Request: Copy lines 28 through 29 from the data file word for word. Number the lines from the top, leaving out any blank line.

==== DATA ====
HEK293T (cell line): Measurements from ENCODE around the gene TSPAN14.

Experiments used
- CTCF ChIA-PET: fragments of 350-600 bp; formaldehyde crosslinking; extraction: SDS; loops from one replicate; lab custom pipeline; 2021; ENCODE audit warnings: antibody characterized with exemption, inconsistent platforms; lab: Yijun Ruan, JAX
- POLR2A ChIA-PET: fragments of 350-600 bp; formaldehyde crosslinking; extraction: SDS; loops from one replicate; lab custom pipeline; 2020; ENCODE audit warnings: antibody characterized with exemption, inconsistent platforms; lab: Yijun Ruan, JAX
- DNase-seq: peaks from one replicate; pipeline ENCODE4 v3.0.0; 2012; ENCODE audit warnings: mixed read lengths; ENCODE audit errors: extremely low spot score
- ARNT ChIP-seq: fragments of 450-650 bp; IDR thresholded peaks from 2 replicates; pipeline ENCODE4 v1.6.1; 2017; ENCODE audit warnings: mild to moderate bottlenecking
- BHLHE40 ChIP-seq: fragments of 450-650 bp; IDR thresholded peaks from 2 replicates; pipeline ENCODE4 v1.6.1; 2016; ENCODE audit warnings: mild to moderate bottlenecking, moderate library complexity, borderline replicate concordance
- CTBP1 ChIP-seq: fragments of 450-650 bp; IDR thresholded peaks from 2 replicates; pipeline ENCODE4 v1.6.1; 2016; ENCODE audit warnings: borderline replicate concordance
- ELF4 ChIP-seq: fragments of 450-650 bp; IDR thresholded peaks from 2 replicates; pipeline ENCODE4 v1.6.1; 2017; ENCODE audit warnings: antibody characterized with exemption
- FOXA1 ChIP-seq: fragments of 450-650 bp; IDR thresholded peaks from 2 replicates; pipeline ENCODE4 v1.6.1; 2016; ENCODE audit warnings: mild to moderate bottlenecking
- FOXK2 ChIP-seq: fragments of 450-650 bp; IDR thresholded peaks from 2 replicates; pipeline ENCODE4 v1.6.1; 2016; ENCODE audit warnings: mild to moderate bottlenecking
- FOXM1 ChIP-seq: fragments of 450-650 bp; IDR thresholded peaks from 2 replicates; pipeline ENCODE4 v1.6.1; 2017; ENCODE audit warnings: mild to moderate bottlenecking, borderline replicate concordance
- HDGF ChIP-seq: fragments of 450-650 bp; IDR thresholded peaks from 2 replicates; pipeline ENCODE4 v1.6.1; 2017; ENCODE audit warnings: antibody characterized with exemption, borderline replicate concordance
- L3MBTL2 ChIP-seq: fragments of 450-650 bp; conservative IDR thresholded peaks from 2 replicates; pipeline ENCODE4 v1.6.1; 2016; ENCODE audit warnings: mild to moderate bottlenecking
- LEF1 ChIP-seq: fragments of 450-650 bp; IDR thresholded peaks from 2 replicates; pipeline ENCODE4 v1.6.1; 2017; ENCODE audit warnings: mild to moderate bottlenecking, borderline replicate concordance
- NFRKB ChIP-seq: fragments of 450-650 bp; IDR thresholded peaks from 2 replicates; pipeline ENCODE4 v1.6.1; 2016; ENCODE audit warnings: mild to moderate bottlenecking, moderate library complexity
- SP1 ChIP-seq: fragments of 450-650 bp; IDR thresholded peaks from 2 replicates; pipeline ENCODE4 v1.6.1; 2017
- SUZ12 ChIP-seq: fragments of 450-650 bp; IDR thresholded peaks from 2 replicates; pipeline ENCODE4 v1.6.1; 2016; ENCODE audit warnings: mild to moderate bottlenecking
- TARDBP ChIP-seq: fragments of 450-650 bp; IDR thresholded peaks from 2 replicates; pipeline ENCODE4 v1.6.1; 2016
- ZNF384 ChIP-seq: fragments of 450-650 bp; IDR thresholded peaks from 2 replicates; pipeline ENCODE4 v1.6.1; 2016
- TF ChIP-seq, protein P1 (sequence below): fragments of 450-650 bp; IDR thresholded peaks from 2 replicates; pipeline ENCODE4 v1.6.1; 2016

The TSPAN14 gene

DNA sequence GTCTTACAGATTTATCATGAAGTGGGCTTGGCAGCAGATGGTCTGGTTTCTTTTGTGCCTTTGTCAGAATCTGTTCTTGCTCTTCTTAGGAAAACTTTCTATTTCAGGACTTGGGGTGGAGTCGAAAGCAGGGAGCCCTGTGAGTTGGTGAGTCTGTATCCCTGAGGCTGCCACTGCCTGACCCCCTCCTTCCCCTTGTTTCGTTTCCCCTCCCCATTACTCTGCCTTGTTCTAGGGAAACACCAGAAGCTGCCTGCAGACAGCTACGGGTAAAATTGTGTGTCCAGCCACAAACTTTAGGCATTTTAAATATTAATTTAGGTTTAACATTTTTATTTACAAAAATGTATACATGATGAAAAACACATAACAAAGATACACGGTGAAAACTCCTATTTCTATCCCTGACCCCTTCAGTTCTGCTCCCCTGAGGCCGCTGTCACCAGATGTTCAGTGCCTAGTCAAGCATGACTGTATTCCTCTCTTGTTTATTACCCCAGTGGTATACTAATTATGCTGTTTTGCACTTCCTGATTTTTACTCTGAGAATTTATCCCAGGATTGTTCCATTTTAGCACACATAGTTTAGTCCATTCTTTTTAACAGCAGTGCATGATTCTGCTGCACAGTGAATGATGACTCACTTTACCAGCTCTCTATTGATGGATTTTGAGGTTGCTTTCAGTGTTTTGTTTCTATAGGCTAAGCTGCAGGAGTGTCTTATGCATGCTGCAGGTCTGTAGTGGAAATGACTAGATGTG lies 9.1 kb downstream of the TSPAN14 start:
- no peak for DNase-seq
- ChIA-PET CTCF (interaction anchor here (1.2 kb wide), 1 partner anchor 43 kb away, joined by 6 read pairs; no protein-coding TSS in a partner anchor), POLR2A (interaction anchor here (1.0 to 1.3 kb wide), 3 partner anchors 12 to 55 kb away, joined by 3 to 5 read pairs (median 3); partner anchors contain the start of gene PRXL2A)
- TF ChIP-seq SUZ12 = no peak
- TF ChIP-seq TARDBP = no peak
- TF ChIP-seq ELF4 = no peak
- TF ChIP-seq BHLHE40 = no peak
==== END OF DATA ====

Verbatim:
- TF ChIP-seq ELF4 = no peak
- TF ChIP-seq BHLHE40 = no peak